Insertion of the phosphorylated 16-base oligodeoxynucleotide strands into the gapped plasmid was facile and ligation proceeded in high yield. Gel electrophoretic analysis of isolated gapped pGLuc6temG treated with T4 DNA ligase revealed low levels of covalently closed circular DNA, indicating that the plasmid was effectively gapped. By comparison, the levels of covalently closed plasmid product formation were high when 16-is and 16-deaza-is were added, 73% and 72% respectively (Fig. 5), indicating that the 7-deaza-dA modification did not affect the ligation efficiency of inserts to the gapped plasmid. Ligation of 16-is and 16-deaza-is into gapped pGLuc6temG carried out on a preparative scale yielded covalently closed plasmid products, designated as pGLuc6tem + is and pGLuc6tem+deaza-is respectively, in moderate yields. Analysis of the synthesized plasmids was performed by treating them with BstAPI and the results were compared to those for the parent pGLuc6temG plasmid isolated from bacterial culture. Both 2-dA and 9-dG are situated within the recognition sequence of BstAPI (GCANNNN↓NTGC). Unhindered BstAPI cleaves the pGLuc6temG vector quantitatively at the insertion sequence to yield exclusively linearized plasmid (lin). Both parent pGLuc6temG and pGLuc6temG+is are susceptible to BstAPI cleavage, but pGLuc6temG+deaza-is, which contains a site-specific 7-deaza-dA nucleotide, could not be linearized (Fig. 6).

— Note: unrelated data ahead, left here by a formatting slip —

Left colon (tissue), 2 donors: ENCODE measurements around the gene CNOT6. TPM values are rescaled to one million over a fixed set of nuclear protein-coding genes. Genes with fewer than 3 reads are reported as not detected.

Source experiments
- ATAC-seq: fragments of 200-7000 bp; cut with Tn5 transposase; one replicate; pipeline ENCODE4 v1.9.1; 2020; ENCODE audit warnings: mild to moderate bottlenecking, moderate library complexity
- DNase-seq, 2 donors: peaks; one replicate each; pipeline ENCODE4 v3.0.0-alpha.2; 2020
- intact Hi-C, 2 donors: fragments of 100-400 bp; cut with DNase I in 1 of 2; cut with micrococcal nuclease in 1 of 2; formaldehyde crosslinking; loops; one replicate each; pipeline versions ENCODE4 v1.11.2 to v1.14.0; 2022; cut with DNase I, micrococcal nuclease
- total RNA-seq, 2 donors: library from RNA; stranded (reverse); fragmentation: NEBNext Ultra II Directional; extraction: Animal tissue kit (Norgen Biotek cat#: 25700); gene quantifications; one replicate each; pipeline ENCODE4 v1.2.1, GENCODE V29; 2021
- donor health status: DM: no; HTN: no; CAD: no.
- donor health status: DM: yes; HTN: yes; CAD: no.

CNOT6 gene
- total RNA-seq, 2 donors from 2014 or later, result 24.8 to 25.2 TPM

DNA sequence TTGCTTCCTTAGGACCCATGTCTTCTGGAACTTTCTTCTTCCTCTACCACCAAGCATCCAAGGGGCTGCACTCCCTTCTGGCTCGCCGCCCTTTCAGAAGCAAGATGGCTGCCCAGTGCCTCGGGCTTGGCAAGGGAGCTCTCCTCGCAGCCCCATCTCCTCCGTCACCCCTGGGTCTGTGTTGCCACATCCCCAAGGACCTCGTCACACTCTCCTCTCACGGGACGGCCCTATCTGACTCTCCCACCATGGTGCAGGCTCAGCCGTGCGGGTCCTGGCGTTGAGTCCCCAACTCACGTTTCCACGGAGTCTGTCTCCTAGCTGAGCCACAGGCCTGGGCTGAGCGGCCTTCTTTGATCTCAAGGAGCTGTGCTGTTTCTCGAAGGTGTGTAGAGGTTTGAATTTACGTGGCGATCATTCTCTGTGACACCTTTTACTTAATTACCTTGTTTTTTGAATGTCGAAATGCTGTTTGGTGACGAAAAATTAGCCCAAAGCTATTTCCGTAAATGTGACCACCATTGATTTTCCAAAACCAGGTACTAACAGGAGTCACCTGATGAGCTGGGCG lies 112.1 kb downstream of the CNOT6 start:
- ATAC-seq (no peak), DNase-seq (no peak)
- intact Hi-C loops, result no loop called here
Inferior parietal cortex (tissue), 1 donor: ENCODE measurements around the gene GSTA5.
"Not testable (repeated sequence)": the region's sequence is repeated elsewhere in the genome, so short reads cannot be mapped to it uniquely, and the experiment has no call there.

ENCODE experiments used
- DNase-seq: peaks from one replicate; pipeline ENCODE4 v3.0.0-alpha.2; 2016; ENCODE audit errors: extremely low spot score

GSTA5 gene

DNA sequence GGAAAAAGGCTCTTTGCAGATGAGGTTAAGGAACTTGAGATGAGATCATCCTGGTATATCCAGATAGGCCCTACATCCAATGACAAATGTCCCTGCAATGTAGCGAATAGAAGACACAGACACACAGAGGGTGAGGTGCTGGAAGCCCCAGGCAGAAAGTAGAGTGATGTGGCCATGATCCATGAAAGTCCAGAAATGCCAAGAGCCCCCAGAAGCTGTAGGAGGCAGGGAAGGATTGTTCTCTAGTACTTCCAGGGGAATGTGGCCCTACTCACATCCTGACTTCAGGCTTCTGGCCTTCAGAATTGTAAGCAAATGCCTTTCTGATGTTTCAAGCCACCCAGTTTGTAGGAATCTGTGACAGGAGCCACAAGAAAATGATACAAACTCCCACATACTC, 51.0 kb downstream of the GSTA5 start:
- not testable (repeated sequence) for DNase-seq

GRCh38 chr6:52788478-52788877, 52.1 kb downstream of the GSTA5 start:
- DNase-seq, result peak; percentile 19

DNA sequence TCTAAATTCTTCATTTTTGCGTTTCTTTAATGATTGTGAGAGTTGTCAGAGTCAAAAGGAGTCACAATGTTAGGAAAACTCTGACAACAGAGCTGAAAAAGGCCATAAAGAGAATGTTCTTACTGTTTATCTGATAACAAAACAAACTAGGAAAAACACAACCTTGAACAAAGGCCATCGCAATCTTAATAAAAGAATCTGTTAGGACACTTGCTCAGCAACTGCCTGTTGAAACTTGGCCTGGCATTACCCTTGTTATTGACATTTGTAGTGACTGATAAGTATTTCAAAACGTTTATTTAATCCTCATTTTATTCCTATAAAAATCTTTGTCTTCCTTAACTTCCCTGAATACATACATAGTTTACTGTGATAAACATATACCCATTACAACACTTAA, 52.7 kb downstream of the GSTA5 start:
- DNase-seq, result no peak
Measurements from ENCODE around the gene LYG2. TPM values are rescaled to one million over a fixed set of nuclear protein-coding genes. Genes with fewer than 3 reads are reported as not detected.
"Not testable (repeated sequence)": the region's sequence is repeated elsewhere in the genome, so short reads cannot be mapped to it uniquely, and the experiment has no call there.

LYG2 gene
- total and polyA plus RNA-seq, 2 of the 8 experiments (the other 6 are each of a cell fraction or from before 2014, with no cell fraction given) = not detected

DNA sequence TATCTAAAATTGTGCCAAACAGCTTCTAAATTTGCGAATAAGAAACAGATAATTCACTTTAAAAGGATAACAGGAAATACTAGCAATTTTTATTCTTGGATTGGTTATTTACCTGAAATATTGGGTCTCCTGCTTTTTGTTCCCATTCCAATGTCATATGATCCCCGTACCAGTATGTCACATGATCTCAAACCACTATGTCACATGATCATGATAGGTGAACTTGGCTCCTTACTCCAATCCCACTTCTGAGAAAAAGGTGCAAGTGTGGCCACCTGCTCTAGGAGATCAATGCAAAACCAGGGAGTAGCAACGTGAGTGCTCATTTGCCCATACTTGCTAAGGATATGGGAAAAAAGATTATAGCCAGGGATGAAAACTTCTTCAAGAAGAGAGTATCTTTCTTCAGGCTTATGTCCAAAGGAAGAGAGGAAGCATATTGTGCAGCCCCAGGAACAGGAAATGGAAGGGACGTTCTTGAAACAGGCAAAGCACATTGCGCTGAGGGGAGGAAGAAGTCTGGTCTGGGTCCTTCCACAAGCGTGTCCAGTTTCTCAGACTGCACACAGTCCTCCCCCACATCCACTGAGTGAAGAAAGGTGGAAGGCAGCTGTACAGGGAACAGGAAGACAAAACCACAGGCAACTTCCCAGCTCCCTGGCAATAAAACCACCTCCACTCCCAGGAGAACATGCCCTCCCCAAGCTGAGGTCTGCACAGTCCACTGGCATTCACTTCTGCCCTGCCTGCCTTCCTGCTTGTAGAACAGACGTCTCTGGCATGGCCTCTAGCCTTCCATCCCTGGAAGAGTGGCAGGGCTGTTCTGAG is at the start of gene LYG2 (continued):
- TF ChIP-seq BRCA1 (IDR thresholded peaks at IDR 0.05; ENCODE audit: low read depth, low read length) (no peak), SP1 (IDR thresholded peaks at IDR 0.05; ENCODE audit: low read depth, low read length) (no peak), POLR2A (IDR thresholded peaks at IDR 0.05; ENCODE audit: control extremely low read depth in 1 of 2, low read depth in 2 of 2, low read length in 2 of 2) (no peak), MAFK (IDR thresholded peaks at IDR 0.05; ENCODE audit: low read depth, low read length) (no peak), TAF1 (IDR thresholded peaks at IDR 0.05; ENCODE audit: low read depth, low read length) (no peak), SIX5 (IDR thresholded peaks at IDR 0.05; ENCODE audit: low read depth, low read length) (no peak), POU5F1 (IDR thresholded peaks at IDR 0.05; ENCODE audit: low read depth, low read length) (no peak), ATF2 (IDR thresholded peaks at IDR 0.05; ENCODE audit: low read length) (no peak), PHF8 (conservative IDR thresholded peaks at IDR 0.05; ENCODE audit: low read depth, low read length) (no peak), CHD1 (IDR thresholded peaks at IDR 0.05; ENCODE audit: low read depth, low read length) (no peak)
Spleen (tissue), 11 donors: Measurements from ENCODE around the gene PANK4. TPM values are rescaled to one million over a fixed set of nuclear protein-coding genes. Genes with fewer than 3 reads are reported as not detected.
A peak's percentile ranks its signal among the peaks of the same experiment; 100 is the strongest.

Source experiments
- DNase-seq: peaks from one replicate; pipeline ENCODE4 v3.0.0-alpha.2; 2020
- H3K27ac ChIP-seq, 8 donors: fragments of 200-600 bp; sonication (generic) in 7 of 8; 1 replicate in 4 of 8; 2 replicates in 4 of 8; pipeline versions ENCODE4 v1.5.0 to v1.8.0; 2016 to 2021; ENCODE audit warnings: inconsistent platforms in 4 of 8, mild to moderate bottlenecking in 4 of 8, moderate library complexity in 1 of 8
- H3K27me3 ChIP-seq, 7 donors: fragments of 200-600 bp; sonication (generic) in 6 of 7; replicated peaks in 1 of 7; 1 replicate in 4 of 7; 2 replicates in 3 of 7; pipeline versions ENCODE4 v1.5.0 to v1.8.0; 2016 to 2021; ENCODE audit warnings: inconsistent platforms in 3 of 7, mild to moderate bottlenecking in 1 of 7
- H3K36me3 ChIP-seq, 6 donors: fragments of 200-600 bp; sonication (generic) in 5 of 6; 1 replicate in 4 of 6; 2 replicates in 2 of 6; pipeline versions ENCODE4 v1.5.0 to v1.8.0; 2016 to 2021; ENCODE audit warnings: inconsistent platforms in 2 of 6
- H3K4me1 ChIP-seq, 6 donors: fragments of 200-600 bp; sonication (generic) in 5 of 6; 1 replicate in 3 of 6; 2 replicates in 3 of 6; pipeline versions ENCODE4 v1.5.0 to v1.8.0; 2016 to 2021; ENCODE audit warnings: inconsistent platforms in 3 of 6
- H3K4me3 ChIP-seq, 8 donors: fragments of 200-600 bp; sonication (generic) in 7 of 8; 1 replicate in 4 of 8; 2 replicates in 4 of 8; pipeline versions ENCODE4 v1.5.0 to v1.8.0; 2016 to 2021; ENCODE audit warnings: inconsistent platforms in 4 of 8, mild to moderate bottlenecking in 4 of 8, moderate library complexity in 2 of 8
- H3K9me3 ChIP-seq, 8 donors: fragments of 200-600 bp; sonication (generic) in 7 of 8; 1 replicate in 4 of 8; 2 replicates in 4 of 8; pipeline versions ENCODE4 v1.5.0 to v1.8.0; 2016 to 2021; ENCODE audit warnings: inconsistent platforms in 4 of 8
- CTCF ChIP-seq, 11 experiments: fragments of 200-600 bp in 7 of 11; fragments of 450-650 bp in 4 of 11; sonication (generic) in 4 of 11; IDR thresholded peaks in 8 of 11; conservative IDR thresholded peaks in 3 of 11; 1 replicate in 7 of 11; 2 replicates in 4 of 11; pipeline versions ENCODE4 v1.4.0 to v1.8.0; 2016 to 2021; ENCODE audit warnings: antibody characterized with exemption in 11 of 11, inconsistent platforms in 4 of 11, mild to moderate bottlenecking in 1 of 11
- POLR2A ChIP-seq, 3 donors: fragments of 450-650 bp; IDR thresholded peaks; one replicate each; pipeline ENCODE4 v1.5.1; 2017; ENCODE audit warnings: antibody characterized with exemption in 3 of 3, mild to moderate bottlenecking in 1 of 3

The ability of 7-deaza-purine bases to impede restriction enzyme digestion has been previously demonstrated. In one study, EcoRI (G↓AATTC) cleaved the octadeoxynucleotide duplex substrate d(GGAATTCC) cleanly but not d(GGAATCC), where G denotes the position of 7-deaza-dG.10 In another report, PCR was carried out on bacteriophage λ DNA and pUC19 plasmid using 7-deaza-dGTP in place of dGTP to prepare PCR fragments having exclusively 7-deaza-dG.11 The PCR-amplified products isolated were resistant to a number of Type IIP restriction enzymes containing at least a dG in the recognition sequence, including EcoRI, BamHI, and AccI. Out of the 13 enzymes tested, only 3 were able to cleave the 7-deaza-dG enriched DNA, but no discernible pattern could be established linking the spatial position of dG within the recognition sequence to the susceptibility of enzyme cleavage.